Time was when pressure groups and single-issue campaigns were suspicious of big-money ‘persuasion technology’ and wary of involvement with professional advertising agencies. Not any more.
This autumn will see radical and hardhitting advertising campaigns by CND, Greenpeace, and War on Want, designed and mounted by major advertising agencies. Yellowhammer, currently running the Government anti-heroin campaign, will be employed by Greenpeace, War on Want is using BMP agency who won awards for their GLC campaign; Creative Sales was chosen by CND from some half a dozen agencies who pitched for its business.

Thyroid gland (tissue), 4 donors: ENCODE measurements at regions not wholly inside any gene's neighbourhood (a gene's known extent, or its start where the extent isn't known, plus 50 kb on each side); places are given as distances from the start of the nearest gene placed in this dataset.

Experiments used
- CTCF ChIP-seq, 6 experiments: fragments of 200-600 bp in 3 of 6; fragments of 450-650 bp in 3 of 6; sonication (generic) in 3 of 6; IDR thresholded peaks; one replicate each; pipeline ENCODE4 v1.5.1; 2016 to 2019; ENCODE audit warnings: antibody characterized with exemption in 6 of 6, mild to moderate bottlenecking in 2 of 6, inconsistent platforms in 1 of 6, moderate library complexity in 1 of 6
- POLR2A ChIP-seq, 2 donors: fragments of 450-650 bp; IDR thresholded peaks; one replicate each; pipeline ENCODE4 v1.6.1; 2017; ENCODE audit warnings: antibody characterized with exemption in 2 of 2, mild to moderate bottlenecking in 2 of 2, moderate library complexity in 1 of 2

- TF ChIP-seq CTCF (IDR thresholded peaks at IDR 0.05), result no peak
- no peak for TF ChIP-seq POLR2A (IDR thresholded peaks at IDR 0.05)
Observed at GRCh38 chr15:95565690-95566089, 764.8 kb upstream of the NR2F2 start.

George Galloway, War on Want’s general secretary, is in no doubt that the use of professional agencies to produce effective political advertising is essential ‘if charities are to rid themselves of the image of amateur do-goodism’; an image that is particularly antagonistic to his own organisation’s aim of getting us to see famine not as a natural disaster which one must give alms to alleviate but as a political and economic reality that must be acted upon. War on Want’s campaign film, ‘Bury the debt not the dead’, a two-minute cinema advertisement directed by David Bailey, rejects the all too familiar starvation scenes, and instead dramatizes the money-famine connection through a theatrical sequence of swaddled dead children being dropped into a vast piggy-bank grave. The film (first screened in April of this year) will be seen widely during the autumn. Along with the rest of BMP’s campaign of billboards, press advertisements, and posters by Ralph Steadman, it gives a stark unignorable edge to War on Want’s interpretation of political advertising.